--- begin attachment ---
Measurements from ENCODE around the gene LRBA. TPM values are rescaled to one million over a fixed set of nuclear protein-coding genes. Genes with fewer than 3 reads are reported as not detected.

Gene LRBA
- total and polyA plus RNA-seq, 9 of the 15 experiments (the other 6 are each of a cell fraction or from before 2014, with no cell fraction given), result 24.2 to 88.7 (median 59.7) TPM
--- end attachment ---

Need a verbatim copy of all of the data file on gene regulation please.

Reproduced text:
Measurements from ENCODE around the gene LRBA. TPM values are rescaled to one million over a fixed set of nuclear protein-coding genes. Genes with fewer than 3 reads are reported as not detected.

Gene LRBA
- total and polyA plus RNA-seq, 9 of the 15 experiments (the other 6 are each of a cell fraction or from before 2014, with no cell fraction given), result 24.2 to 88.7 (median 59.7) TPM